Social media marketing using ‘relationship’ and ‘intellectual’ messaging is best for loyalty program members, says NCSU study


RALEIGH- An international team of researchers has found that the social media posts that resonate best with loyalty program members differ from the posts that resonate best with other customers. The discovery could shed light on how best to design social media campaigns aimed at either of a company’s customer segments.

“Loyalty programs and social media are both important tools in contemporary marketing, but there is very little research on how these two marketing tools interact with each other,” says Mike Stanko, corresponding author of the study and associate professor of marketing at North Carolina State. University.

Specifically, the researchers wanted to know which social media posts made loyalty program customers more likely to buy something, and whether there was a difference for customers who weren’t part of loyalty programs.

“It could inform a range of marketing activities,” Stanko says. “For example, does it make sense for a company to commit resources to developing separate social media channels for customers who are members of a loyalty program versus customers who are not? Or, if a business commits to using a single social media channel, should it use different messages to reach loyal and non-loyal customers? »

For the study, the researchers focused on data from a large European company. Specifically, the researchers assessed a year and a half of social media posts to determine which posts led to sales to loyalty program customers and which led to sales to non-loyal customers.

The researchers used a team of trained ‘evaluators’ to assess all of the company’s social media posts, scoring them on a range of characteristics, such as their intellectual, behavioral, relational and sensory level.

“Relationship” content appeals to the connections an individual has within their social network, such as a social media post that features a brand in the context of spending time with family and friends.

“Intellectual” content appeals to an individual’s conscious mental processes related to practical problem solving, stimulating curiosity, or applying the individual’s creativity. These would include posts that provide detailed information or engage a consumer’s critical thinking.

“Behavioral” content relates to the physical or behavioral actions of an individual, such as posts showing someone using the relevant product or using the relevant service.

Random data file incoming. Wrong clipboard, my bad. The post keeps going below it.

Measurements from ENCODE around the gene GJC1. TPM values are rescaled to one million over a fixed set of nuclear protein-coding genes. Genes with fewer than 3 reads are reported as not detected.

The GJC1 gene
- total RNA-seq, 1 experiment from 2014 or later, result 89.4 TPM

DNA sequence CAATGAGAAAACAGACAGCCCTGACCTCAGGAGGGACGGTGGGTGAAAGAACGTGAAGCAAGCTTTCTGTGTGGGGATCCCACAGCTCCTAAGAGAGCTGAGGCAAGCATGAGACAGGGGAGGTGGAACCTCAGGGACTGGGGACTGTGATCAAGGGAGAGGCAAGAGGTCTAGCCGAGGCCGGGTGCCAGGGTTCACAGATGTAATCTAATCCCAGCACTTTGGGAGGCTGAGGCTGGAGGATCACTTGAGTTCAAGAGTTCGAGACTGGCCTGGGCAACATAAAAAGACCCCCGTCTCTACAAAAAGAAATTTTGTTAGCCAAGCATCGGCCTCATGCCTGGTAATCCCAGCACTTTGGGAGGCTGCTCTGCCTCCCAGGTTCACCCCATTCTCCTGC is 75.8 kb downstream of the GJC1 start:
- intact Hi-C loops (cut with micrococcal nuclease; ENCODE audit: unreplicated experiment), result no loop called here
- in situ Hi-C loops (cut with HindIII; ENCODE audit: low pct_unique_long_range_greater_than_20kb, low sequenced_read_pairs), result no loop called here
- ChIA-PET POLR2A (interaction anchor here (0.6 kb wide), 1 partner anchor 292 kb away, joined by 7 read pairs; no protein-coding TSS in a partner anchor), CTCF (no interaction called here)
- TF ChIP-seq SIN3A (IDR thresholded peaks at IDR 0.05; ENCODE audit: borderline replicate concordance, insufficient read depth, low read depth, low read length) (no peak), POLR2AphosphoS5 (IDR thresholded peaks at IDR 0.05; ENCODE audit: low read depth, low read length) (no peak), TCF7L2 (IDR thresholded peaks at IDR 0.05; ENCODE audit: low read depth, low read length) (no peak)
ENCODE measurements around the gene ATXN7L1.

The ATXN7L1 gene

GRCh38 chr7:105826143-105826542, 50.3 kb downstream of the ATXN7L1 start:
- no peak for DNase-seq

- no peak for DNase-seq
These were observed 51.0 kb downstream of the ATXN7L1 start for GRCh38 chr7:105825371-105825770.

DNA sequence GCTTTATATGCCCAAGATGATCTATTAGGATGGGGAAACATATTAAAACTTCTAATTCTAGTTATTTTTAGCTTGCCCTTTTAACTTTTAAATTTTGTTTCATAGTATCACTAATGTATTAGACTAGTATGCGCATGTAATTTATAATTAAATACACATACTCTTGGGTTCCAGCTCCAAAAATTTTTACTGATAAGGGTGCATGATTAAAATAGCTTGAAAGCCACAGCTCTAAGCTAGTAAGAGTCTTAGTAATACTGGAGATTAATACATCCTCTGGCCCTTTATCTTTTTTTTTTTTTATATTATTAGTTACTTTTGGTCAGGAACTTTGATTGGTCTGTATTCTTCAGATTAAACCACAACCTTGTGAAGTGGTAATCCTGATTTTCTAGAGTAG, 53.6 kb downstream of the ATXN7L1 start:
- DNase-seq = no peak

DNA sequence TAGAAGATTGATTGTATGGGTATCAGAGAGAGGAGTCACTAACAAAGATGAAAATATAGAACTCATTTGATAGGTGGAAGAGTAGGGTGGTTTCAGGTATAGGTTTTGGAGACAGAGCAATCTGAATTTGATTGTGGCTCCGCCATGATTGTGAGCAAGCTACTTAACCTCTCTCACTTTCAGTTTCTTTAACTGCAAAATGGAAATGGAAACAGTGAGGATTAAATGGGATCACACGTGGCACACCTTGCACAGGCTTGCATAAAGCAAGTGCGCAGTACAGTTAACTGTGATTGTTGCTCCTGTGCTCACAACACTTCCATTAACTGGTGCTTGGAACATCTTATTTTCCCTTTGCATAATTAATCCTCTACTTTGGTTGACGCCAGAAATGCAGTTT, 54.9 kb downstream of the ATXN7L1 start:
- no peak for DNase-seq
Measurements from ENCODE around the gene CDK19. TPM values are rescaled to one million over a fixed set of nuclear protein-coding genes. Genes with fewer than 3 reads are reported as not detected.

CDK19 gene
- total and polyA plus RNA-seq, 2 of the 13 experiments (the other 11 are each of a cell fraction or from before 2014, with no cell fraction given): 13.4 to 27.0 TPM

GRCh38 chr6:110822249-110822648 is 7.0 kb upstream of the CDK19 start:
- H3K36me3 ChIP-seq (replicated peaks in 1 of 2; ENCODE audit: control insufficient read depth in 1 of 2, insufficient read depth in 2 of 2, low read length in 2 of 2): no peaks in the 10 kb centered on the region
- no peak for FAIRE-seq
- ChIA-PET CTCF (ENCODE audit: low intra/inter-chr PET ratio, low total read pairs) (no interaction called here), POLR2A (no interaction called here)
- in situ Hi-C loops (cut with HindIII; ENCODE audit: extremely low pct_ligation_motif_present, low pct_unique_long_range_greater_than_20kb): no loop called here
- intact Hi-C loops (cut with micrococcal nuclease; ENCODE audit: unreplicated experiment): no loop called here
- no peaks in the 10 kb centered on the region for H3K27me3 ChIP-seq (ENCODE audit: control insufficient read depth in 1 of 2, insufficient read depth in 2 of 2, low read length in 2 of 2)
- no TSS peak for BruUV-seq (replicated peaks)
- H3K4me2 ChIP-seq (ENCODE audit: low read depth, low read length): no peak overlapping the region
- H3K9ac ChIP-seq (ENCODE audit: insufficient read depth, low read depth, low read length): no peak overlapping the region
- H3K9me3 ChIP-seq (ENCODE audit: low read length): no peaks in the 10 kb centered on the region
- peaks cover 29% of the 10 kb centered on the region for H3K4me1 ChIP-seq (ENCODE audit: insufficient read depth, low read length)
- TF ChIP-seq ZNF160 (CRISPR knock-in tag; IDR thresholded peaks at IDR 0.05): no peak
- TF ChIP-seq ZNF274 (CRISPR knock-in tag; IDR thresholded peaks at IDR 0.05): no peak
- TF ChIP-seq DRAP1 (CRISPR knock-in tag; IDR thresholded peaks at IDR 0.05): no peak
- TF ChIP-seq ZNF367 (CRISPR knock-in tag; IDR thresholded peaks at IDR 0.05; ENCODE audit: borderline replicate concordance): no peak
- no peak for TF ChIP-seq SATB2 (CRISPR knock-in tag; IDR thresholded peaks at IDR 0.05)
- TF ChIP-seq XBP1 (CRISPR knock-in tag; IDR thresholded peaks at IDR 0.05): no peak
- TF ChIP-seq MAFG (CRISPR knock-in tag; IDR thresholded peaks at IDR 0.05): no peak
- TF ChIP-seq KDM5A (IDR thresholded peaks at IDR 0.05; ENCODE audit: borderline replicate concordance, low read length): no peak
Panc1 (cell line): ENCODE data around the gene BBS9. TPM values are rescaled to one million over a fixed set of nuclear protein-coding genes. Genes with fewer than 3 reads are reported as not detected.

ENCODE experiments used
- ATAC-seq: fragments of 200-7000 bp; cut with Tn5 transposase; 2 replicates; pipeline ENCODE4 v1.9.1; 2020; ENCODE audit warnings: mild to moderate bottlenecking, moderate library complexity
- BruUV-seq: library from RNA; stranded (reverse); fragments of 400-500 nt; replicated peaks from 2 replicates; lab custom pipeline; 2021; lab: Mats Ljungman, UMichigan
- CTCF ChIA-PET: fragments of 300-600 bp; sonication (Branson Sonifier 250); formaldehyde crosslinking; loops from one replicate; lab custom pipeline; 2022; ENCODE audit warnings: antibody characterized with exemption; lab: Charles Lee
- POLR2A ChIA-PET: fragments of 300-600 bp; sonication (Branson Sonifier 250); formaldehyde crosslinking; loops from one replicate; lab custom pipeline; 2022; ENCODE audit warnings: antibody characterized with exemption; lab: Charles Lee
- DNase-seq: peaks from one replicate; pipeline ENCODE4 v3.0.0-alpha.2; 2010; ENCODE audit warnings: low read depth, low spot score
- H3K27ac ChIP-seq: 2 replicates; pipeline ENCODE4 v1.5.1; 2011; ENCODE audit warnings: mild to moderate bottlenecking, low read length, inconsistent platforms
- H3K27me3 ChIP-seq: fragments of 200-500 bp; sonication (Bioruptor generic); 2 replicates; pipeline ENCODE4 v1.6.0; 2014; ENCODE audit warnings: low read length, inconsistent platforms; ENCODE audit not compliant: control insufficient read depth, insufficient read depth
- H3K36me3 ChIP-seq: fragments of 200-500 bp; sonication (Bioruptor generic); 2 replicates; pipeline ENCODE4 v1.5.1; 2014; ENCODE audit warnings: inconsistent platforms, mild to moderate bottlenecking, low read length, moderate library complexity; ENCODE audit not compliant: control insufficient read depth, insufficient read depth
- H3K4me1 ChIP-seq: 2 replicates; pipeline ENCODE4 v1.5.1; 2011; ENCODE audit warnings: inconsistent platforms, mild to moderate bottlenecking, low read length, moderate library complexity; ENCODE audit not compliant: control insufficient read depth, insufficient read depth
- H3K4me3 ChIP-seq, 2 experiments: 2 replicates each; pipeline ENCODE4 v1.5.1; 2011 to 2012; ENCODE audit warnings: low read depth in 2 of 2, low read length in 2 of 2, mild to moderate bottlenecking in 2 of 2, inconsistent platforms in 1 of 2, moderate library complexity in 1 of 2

“Sensory” content is designed to shock or produce a visceral response, such as posts for ski resorts that show mountain views, or posts from a coffee company that show colorful photos of coffee plants.

Content rating scores and sales data related to each post were fed into a statistical model to control for confounding variables and determine which types of posts resonated best with loyal customers and non-loyal customers.

Researchers found that relational, behavioral, and intellectual content performed well across all domains. In other words, the higher the relational, behavioral and intellectual scores of a given publication, the better it performs for loyal and non-loyal customers.

However, the magnitude of the effect varied for loyal and non-loyal customers.

Researchers found that relational and intellectual posts worked significantly better with loyalty program customers, while behavioral posts performed better with non-loyalty program customers.

“Loyalty program customers are more likely to systematically process social media information from companies they relate to — they’re just more willing to take the time to listen to those companies,” Stanko says. “We believe this is why loyal customers are more responsive to intellectual and relationship posts on social media.

“Meanwhile, since non-loyal customers aren’t necessarily focused on a specific company’s social media posts, they’re more likely to respond to behavioral posts. They see a message that shows someone buying a cup of coffee and they decide they want a cup of coffee.

Surprisingly, the sensory messages found no resonance with either audience.

“We assume that there is simply too much spectacular or shocking content on social media for sensory posts to stand out,” Stanko says.

“It would be good to see additional research exploring this topic to better determine to what extent these findings apply, but we believe there are some clear take-home messages,” Stanko adds. “On the one hand, you really need to think of loyalty program customers as a separate audience from other consumers. The findings also suggest that companies should track how well their social media content reflects behavioral, intellectual, and relational messaging. .

“In terms of future directions, it may also be useful to explore how other types of content, such as sensory content, may resonate with other audiences,” Stanko says.

The article, “Brand Generated Social Media Content and Its Incremental Impact on Loyalty Program Members,” appears in the Journal of the Academy of Marketing Sciences. The first author of the article is Blanca Hernández Ortega from the University of Zaragoza. The article was co-authored by Rishika Rishika of NC State; Francisco-Jose Molina-Castillo from the University of Murcia; and José Franco from the University of Zaragoza.



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